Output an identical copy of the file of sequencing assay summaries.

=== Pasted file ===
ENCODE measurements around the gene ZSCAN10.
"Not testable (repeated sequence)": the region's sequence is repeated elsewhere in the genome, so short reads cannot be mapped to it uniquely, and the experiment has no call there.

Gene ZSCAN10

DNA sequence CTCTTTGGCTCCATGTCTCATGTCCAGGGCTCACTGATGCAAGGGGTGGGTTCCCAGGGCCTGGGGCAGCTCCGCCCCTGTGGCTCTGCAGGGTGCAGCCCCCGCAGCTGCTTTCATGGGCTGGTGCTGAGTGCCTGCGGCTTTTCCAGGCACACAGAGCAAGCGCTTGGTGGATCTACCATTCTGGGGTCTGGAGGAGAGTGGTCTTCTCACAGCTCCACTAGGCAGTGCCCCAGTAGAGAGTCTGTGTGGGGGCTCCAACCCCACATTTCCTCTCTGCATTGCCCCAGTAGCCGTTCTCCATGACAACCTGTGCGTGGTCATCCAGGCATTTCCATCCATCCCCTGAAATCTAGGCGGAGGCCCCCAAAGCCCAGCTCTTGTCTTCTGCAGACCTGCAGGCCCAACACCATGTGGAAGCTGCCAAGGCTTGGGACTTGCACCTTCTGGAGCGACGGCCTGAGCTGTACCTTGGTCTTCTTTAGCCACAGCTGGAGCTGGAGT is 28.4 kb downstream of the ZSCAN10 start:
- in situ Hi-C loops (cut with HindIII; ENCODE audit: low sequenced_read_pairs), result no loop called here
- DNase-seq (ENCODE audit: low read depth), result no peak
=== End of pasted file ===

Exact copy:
ENCODE measurements around the gene ZSCAN10.
"Not testable (repeated sequence)": the region's sequence is repeated elsewhere in the genome, so short reads cannot be mapped to it uniquely, and the experiment has no call there.

Gene ZSCAN10

DNA sequence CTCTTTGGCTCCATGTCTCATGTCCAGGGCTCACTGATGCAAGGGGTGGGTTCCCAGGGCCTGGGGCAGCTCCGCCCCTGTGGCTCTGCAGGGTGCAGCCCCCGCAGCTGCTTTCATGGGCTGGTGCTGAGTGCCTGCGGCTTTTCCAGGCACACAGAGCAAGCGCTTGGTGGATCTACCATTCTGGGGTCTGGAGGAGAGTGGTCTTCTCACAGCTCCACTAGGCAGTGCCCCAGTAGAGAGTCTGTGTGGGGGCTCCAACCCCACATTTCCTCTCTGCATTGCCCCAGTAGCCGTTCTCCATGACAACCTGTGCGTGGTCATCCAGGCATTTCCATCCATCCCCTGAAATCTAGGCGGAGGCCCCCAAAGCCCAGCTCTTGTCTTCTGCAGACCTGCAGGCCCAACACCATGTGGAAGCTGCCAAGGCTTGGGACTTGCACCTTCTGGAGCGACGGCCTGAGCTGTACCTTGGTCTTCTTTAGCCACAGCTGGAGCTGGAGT is 28.4 kb downstream of the ZSCAN10 start:
- in situ Hi-C loops (cut with HindIII; ENCODE audit: low sequenced_read_pairs), result no loop called here
- DNase-seq (ENCODE audit: low read depth), result no peak